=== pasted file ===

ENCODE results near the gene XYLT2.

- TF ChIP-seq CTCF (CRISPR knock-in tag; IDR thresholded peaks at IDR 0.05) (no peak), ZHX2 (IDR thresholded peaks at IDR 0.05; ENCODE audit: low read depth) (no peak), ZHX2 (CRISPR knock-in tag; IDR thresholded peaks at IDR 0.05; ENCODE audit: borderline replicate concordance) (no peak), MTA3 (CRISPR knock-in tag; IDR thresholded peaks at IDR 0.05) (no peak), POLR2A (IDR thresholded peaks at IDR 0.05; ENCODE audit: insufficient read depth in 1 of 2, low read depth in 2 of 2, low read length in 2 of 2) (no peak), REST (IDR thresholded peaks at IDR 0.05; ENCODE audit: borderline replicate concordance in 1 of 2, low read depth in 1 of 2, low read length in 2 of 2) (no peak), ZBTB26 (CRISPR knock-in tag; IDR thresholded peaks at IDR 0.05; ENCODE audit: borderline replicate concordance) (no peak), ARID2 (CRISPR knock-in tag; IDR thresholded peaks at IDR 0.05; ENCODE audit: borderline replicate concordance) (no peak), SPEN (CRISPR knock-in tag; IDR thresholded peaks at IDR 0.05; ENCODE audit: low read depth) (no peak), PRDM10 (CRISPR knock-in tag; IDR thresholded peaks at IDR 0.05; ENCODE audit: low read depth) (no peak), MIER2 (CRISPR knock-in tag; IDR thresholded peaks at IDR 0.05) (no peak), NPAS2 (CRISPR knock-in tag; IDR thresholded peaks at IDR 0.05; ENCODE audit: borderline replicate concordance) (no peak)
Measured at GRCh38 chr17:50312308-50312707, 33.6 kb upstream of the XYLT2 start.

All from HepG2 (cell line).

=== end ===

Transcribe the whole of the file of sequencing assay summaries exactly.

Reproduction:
ENCODE results near the gene XYLT2.

- TF ChIP-seq CTCF (CRISPR knock-in tag; IDR thresholded peaks at IDR 0.05) (no peak), ZHX2 (IDR thresholded peaks at IDR 0.05; ENCODE audit: low read depth) (no peak), ZHX2 (CRISPR knock-in tag; IDR thresholded peaks at IDR 0.05; ENCODE audit: borderline replicate concordance) (no peak), MTA3 (CRISPR knock-in tag; IDR thresholded peaks at IDR 0.05) (no peak), POLR2A (IDR thresholded peaks at IDR 0.05; ENCODE audit: insufficient read depth in 1 of 2, low read depth in 2 of 2, low read length in 2 of 2) (no peak), REST (IDR thresholded peaks at IDR 0.05; ENCODE audit: borderline replicate concordance in 1 of 2, low read depth in 1 of 2, low read length in 2 of 2) (no peak), ZBTB26 (CRISPR knock-in tag; IDR thresholded peaks at IDR 0.05; ENCODE audit: borderline replicate concordance) (no peak), ARID2 (CRISPR knock-in tag; IDR thresholded peaks at IDR 0.05; ENCODE audit: borderline replicate concordance) (no peak), SPEN (CRISPR knock-in tag; IDR thresholded peaks at IDR 0.05; ENCODE audit: low read depth) (no peak), PRDM10 (CRISPR knock-in tag; IDR thresholded peaks at IDR 0.05; ENCODE audit: low read depth) (no peak), MIER2 (CRISPR knock-in tag; IDR thresholded peaks at IDR 0.05) (no peak), NPAS2 (CRISPR knock-in tag; IDR thresholded peaks at IDR 0.05; ENCODE audit: borderline replicate concordance) (no peak)
Measured at GRCh38 chr17:50312308-50312707, 33.6 kb upstream of the XYLT2 start.

All from HepG2 (cell line).